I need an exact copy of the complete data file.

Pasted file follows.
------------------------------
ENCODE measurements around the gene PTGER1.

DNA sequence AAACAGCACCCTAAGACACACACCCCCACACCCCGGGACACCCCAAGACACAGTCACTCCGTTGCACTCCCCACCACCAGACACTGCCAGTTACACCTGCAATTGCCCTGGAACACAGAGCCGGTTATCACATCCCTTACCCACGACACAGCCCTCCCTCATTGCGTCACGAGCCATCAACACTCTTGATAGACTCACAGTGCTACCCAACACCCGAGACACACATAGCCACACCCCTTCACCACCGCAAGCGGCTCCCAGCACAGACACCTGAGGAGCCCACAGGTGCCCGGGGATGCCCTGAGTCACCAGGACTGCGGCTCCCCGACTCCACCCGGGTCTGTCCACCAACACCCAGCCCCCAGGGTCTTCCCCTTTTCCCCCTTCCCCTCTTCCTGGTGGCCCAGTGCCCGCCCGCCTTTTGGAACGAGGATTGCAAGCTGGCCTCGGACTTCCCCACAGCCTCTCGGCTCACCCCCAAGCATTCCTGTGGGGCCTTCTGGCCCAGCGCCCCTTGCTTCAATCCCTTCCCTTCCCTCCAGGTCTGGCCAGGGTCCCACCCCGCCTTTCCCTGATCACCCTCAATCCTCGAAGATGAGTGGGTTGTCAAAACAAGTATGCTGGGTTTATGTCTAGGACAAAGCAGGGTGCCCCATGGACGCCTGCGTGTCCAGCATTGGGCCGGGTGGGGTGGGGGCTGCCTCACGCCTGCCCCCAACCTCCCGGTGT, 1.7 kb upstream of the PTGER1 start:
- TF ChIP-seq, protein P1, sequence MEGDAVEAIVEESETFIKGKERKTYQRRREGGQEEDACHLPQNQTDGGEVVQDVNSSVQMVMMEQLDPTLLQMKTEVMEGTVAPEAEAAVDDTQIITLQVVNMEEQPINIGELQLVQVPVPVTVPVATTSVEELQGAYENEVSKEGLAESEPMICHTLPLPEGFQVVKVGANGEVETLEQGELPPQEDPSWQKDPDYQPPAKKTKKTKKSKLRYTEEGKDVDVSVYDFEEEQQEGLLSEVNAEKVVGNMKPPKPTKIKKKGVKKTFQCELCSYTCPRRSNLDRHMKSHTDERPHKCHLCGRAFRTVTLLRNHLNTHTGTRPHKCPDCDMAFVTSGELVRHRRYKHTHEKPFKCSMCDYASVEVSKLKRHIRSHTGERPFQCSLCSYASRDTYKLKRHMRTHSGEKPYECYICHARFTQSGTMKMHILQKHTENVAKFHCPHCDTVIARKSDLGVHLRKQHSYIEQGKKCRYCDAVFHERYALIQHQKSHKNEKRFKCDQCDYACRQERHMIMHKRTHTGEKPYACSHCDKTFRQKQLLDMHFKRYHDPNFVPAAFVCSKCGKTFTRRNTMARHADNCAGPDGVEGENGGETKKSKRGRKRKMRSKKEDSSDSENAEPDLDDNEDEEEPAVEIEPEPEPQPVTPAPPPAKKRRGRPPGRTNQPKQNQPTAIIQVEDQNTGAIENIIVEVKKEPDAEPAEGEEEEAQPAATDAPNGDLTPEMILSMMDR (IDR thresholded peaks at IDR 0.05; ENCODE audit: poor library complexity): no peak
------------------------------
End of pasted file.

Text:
ENCODE measurements around the gene PTGER1.

DNA sequence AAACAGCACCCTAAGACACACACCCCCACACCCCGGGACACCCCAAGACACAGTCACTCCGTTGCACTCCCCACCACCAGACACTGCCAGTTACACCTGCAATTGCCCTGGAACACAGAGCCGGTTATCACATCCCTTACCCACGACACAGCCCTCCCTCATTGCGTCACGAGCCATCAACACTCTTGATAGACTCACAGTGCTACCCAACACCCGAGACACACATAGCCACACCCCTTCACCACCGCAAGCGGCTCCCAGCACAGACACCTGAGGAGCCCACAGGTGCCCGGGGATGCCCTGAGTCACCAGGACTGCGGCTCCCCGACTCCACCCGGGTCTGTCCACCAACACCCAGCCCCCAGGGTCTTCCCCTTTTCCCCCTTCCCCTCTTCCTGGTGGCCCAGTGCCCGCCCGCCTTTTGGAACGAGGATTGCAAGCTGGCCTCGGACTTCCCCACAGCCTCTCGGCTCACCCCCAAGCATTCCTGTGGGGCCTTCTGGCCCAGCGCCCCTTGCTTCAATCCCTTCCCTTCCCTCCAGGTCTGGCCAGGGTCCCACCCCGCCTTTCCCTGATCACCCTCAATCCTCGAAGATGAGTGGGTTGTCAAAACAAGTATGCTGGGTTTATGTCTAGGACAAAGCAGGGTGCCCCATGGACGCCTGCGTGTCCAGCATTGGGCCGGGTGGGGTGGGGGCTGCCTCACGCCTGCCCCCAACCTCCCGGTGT, 1.7 kb upstream of the PTGER1 start:
- TF ChIP-seq, protein P1, sequence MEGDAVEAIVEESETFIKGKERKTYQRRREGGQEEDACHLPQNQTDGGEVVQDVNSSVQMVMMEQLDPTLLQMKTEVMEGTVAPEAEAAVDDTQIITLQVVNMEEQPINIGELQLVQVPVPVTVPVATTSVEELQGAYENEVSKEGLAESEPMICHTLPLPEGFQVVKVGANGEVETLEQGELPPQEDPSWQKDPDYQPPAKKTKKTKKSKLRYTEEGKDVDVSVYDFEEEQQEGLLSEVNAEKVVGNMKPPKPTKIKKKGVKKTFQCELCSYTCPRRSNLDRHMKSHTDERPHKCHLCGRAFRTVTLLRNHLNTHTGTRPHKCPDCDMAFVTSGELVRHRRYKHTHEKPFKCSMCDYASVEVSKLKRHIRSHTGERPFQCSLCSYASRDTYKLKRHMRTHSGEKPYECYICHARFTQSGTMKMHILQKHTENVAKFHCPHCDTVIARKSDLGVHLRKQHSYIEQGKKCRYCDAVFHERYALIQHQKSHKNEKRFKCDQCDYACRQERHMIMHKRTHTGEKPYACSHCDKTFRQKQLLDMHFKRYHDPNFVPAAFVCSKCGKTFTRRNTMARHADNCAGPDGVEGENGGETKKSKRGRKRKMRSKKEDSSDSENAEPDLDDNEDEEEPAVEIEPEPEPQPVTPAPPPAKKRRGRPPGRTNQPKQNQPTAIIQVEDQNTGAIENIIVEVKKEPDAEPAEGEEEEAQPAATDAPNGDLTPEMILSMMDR (IDR thresholded peaks at IDR 0.05; ENCODE audit: poor library complexity): no peak